219. For someone working in the environs of an atomic reactor, it is necessary to follow the rules and regulations as laid! Someone working in a petrol bunk say, should not be using a lighter or cell phone! If they do not follow the rules, it could be harmful for that person, consumers and the organization! They are not going to be given awards if they follow the rules, but if they do not adhere to the rules and restrictions, they should be punished.
220. Similarly, we need not be praised for obeying the set of rules meant to be followed by a hermit, but taken to task if we are letting things go by default! We are rather concerned about being able to adhere to the rules. Instead, if you praise us with words such as, “What great tapasya, how many restrictions and taboos you are suffering Swamiji, for our sake” and so on, it is likely to go to our heads and cause us to go awry! Once we start relaxing one rule, then slowly the whole system will collapse. Then whatever was to be derived from such an organization like this Kanchi Kamakoti Matam created especially for the benefit of this humanity, will be lost forever!
221. If all the regular followers themselves were adherents of Nitya Karma Anushtaanas, keeping their vows of abstinence on the days that they are required to do so, then they would not feel so impressed about the fact that their Guru, is observing the rules and regulations as required of him! Then there is no chance of all this contributing to the head weight of the Guru. I wish that I should have at the least some very strict followers of such order and discipline, who would be able to tick me off, if and when I go wrong ever so slightly!
222. Individual Mendicant and the Head of an Organization who is Also a Sanyasi. In the field of education as well as in organizations in which there is a Guru at the helm of affairs, this point about the followers being a decisive factor in maintaining the Guru’s standard is equally applicable. If there is an individual Sanyasi, it is enough if he has some rudimentary knowledge about the religious beliefs and tradition. Then he may be totally immersed in the Self or surrendered to fate and God. He has no other responsibility towards anyone. The case of a Sanyasi who is the head of such organizations, is different. He has to be a master of all Saastraas. He has to clarify doubts in such matters. He has to conduct ‘Vidvat Sadas’ and adjudicate. For this he has to be highly knowledgeable in matters of Veda, Saastra, Itihaasa, Puraanaas (to be known as VSIPs in short in this chapter only)!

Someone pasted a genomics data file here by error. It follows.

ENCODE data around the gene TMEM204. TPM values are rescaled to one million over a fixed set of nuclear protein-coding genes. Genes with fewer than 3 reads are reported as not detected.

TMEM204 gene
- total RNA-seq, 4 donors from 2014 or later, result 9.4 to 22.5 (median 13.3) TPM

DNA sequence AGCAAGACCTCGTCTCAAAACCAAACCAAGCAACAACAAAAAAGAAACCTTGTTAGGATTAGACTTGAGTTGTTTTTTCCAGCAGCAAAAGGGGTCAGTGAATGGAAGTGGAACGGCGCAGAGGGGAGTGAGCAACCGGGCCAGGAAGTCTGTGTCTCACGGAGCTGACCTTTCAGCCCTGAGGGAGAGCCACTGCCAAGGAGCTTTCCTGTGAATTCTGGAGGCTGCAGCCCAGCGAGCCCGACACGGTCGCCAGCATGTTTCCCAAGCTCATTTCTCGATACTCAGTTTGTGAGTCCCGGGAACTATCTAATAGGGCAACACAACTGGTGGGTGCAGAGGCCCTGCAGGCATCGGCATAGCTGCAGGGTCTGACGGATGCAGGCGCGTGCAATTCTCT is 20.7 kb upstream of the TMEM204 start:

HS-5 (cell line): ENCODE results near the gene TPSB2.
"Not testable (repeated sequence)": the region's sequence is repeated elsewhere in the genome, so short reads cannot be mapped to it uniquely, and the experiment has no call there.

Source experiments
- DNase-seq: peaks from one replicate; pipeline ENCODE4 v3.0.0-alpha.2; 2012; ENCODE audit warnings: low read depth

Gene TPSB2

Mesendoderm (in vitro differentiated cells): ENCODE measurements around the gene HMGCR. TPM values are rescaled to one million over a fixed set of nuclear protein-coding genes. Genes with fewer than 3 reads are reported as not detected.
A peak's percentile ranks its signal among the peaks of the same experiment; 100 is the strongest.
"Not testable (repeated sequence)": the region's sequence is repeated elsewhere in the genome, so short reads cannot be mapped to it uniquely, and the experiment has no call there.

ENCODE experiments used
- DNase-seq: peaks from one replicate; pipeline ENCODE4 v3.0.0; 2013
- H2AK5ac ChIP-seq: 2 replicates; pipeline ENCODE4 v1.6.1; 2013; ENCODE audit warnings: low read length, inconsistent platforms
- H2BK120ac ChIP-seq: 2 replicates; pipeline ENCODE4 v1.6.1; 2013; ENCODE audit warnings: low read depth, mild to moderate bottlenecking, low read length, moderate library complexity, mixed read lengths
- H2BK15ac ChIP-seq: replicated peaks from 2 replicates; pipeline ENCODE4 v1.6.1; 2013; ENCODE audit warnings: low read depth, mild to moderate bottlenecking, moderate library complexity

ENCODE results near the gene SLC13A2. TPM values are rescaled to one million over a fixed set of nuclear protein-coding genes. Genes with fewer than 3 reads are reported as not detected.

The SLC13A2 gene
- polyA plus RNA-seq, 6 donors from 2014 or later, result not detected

223. When there are a substantial number of people well qualified in VSIPs, then only heads of such organizations would be compelled to gain such knowledge, to be able to find solutions to disputes and clarify doubts and be motivated to conduct ‘Sadas’, that is ‘expert committee meetings’. If the general body of followers of the Matam is not at all knowledgeable about such things, there will be no doubts and no need for holding a Sadas! I am noticing that amongst the general public of our religion, the knowledge about our Saastraas is dwindling down and so also the Heads of such religious organizations in turn are becoming relatively clueless also!
224. It is sad but true! Since there is a general lessening of standards, we as heads of such religious organizations are also in a dangerously low state about our own tenets, concepts and principles! If we, who are responsible for saving and protecting these Saastraas for the present and future, are losing our grip on the situation, is it not really a thing for concern? So, there is a dire need now for you to devote time and energy to learn about our Saastraas, not only for your own sake, but also so as to keep us on the hop!
(To be continued.)